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DOCUMENTARIES BY GYULA NEMES AND JAMES MARSH TAKE TOP HONORS AT KARLOVY VARY

The documentary jury at this year's Karlovy Vary IFF handed out the Award for Best Documentary Film under 30 minutes to Lost World by Gyula Nemes; the Award for Best Documentary Film over 30 minutes went to Man on Wire by James Marsh. Bigger, Stronger, Faster by Christopher Bell received Special Mention. In Lost World, Hungarian director Gyula Nemes - a graduate from FAMU's Dept. of Documentary Film - revisits the disappearing world of Budapest’s Kopaszi dam. The film follows on from his previous documentary The Dike of Transcience that attended the 2005 Ex Oriente Film. Congratulations!

 

MFF Karlovy Vary - Documentary Films in Competition: 

Award for Best Documentary Film (under 30 minutes)

Lost World - Hungary 2008, director: Gyula Nemes

Award for Best Documentary Film (over 30 minutes)
Man on Wire - UK 2007, director: James Marsh

Special Mention
Bigger, Stronger, Faster - USA 2007, director: Christopher Bell

 

 

 

LOST WORLD | Letűnt világ
Hungary, Finland, 2008, 20 min

Director: Gyula Nemes
Dir. of Photography: Balázs Dobóczi
Music: Ludwig van Beethoven, Dunakeszi Railway Band
Editor: Martin Blažíček
Producer: Gyula Nemes, Sari Volanen (YLE)
Production: Absolut Film Studio
Sales: Magyar Filmunió, Open

In his latest film, director Gyula Nemes follows on from his previous visual study The Dike of Transience with a film of related theme and form. Again in raw black-and-white images, we encounter the distinctive figures inhabiting the houseboats close to Budapest’s Kopaszi dam. The fading melancholic ambience and the specific poetic quality of the location are intensified by the soundtrack performed by members of Dunakeszi Railway Band. Made during the years 1998 to 2007, the film eloquently illustrates the way in which this genius loci is irrevocably seeping away with the fated reconstruction of this part of Budapest.

 

About the Director
Gyula Nemes (b. 1974, Vác, Hungary) studied Czech and Hungarian literature together with film theory at ELTE in Budapest. In 2007 he finished studies of documentary filmmaking at Prague’s FAMU under the supervision of Věra Chytilová and Karel Vachek. He debuted with the short feature Parrot (2001), based on the work of Bohumil Hrabal. His film The Dike of Transience was screened in the short documentary competition at Karlovy Vary in 2004. His feature Moje jediné (My One and Onlies, 2006) took part in Critics' Week in Venice.

 

 

 

Best Documentary Film over 30 minutes

 

MAN ON WIRE | Man on Wire
United Kingdom, 2007, 94 min

Director: James Marsh
Dir. of Photography: Igor Martinovic
Music: Michael Nyman
Editor: Jinx Godfrey
Producer: Simon Chinn
Production: Wall to Wall Productions
Sales: The Works International 

On 7 August 1974 Philippe Petit – a French visionary, street artist, pickpocket, tightrope walker and, above all, an idealist prepared to die to fulfil his dream – managed to pull off the “artistic crime of the century”. “It would be wonderful to die whilst realising one’s passion,” says the French adventurer today, a man who illegally stepped out onto a steel wire suspended between New York’s twin towers, at the time the highest buildings in the world. Petit and his team of accomplices spent eight months planning the event. In a stunning re-enactment, director James Marsh pieces together the memories of everyone involved which reveal that, even though the feat was plotted down to the last detail, it would only have taken a slight hitch and there would’ve been no picture on the international front pages of Petit dancing on a wire between the twin towers, almost 500 metres above the ground. The superbly constructed film incorporating a thrilling dramatisation of this unique accomplishment, makes use of the many authentic shots and photographs which Petit and his colleagues took, and, at the appropriate moment, surrenders to the compelling music of Michael Nyman.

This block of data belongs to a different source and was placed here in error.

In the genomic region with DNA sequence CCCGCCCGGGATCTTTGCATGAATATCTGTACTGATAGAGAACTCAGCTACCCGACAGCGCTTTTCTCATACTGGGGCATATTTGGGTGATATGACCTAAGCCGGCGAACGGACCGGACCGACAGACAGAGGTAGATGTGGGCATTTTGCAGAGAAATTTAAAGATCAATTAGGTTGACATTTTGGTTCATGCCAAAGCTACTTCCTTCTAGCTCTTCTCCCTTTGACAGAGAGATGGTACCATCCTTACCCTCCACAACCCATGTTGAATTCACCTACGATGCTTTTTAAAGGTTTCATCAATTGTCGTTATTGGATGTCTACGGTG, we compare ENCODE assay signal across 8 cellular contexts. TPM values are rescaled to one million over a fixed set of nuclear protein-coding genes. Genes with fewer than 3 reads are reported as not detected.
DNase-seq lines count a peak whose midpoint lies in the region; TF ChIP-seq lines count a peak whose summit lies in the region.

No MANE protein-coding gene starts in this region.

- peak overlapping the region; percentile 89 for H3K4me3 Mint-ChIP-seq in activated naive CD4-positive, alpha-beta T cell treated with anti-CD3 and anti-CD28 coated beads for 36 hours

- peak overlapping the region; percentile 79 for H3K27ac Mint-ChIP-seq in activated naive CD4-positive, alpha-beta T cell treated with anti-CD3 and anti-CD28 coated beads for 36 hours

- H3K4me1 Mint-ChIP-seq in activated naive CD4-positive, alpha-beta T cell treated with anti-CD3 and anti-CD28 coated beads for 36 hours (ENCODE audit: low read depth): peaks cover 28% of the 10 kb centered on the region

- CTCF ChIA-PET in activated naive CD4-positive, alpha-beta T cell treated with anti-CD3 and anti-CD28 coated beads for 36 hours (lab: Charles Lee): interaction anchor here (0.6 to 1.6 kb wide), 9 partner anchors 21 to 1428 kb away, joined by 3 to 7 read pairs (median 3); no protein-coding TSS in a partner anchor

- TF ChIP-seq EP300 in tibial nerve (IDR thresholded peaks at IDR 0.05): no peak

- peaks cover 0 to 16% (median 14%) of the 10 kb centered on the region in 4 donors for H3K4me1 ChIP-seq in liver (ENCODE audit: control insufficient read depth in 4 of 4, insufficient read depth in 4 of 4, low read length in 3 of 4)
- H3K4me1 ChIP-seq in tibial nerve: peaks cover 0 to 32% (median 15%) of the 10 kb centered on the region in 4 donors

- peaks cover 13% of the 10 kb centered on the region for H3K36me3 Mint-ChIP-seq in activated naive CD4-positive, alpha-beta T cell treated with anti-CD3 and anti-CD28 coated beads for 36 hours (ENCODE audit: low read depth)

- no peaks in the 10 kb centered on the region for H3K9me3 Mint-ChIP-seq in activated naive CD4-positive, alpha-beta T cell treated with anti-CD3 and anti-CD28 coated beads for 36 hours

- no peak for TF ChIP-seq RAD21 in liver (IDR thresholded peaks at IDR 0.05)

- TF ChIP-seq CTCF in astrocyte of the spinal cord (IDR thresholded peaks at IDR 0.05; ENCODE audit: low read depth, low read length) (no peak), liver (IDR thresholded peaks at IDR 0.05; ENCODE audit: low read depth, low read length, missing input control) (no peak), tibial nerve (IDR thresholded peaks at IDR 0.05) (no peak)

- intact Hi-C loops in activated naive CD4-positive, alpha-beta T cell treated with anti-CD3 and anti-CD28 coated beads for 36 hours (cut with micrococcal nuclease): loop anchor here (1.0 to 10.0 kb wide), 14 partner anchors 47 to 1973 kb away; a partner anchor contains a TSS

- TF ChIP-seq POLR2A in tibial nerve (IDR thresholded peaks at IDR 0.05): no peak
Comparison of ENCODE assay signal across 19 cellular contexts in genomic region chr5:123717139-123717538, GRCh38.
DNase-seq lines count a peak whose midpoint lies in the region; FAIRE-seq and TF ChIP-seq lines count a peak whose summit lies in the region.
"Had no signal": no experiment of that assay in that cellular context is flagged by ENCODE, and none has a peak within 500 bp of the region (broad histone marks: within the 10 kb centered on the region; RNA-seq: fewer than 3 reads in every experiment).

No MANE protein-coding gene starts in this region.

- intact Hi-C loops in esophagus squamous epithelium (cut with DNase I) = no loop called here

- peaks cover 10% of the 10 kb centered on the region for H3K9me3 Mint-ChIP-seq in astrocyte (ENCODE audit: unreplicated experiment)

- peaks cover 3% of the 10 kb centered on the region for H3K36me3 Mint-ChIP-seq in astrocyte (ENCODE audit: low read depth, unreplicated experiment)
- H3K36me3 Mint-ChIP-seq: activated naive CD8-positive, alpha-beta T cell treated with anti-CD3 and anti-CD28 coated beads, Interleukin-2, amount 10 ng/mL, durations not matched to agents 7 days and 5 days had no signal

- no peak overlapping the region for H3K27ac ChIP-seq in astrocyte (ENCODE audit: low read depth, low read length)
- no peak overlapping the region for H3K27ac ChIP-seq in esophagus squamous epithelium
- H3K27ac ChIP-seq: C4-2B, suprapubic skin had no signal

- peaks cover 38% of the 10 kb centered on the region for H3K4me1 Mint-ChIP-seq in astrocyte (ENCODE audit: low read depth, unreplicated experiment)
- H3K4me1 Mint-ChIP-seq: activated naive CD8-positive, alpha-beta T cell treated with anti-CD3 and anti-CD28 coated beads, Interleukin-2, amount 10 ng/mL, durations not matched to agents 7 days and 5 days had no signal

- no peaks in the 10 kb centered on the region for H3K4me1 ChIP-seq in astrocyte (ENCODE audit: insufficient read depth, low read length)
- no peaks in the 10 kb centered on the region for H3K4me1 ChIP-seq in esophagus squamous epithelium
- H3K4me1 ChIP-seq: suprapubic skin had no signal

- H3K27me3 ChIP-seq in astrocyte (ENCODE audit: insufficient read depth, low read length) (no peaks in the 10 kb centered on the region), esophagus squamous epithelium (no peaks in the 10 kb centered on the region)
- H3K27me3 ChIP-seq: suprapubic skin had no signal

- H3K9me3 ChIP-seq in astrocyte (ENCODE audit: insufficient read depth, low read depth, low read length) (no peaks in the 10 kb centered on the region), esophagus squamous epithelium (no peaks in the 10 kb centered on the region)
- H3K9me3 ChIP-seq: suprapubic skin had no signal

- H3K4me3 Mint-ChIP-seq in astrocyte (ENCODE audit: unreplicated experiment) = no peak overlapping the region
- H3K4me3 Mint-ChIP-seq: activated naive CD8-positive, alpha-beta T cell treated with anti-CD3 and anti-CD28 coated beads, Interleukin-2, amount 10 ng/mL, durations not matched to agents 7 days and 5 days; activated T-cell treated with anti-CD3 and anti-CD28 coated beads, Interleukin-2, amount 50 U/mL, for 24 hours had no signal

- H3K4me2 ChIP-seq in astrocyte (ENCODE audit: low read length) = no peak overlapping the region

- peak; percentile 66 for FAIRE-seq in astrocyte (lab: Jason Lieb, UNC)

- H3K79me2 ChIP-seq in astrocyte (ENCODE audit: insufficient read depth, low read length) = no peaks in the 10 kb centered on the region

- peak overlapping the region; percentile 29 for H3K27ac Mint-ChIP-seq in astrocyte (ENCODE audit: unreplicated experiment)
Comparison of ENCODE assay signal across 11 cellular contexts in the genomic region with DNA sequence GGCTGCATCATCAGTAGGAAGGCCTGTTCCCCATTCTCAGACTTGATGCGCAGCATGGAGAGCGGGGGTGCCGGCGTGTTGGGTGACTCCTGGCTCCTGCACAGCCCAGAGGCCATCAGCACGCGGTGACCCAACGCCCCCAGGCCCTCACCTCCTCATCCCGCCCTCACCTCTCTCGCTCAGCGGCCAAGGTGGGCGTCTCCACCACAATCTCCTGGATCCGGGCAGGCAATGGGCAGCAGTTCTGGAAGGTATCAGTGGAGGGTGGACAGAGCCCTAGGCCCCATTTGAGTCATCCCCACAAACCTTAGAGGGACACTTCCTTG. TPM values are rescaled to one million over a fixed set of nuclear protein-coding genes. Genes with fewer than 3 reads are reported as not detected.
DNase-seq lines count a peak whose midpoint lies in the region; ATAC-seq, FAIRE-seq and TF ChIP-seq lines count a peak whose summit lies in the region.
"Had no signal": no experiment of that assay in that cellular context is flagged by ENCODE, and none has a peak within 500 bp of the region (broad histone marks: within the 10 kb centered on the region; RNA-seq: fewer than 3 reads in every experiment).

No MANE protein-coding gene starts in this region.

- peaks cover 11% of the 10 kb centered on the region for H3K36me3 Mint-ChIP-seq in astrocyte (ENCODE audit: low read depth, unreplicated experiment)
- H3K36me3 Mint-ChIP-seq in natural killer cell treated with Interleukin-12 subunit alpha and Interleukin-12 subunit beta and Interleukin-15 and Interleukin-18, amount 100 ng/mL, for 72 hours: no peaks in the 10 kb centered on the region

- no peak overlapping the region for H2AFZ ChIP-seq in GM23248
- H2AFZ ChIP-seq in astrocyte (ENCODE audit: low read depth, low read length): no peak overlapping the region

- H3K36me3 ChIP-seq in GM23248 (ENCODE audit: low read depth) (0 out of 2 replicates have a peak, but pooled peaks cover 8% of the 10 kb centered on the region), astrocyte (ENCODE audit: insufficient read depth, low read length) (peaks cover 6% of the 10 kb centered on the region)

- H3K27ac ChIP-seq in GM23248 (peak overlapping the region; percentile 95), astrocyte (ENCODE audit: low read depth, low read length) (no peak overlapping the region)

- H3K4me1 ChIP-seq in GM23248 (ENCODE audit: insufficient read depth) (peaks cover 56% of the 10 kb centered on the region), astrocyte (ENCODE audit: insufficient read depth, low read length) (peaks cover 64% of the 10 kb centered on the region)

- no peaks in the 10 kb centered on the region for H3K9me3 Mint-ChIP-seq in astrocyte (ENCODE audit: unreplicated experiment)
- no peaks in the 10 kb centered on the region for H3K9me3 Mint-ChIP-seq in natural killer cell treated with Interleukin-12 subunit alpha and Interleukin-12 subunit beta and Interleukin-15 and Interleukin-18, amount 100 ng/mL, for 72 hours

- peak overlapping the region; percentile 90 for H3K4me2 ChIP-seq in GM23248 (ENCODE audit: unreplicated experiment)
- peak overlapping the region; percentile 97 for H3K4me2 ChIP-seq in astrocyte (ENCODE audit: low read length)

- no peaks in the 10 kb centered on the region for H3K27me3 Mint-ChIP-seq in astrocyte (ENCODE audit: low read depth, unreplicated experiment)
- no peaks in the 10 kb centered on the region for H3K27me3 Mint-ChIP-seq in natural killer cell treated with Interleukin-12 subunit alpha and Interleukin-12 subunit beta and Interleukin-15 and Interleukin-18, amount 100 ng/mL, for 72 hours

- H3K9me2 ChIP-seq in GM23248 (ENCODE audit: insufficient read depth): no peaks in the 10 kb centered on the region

About the Director
James Marsh (b. 1963, Great Britain) graduated from Oxford University and then worked for the BBC. His first documentary Troubleman (1994) chronicled the last years of soul singer Marvin Gaye, who was murdered by his father, a fundamentalist preacher and occasional transvestite. His next film was a documentary about the bizarre eating habits of Elvis Presley, The Burger and the King (1996). Marsh also made a documentary profile of John Cale from the band The Velvet Underground. In 2005 Marsh’s feature debut The King was screened at Cannes, starring Gael García Bernal. In 2003 he filmed the documentary The Team about a group of homeless men in New York who try to organise a soccer team. His film Wisconsin Death Trip (1999) was screened at Karlovy Vary in 2000 in the section Forum of Independents.

 

 

Click here for complete results of this year's Karlovy Vary IFF.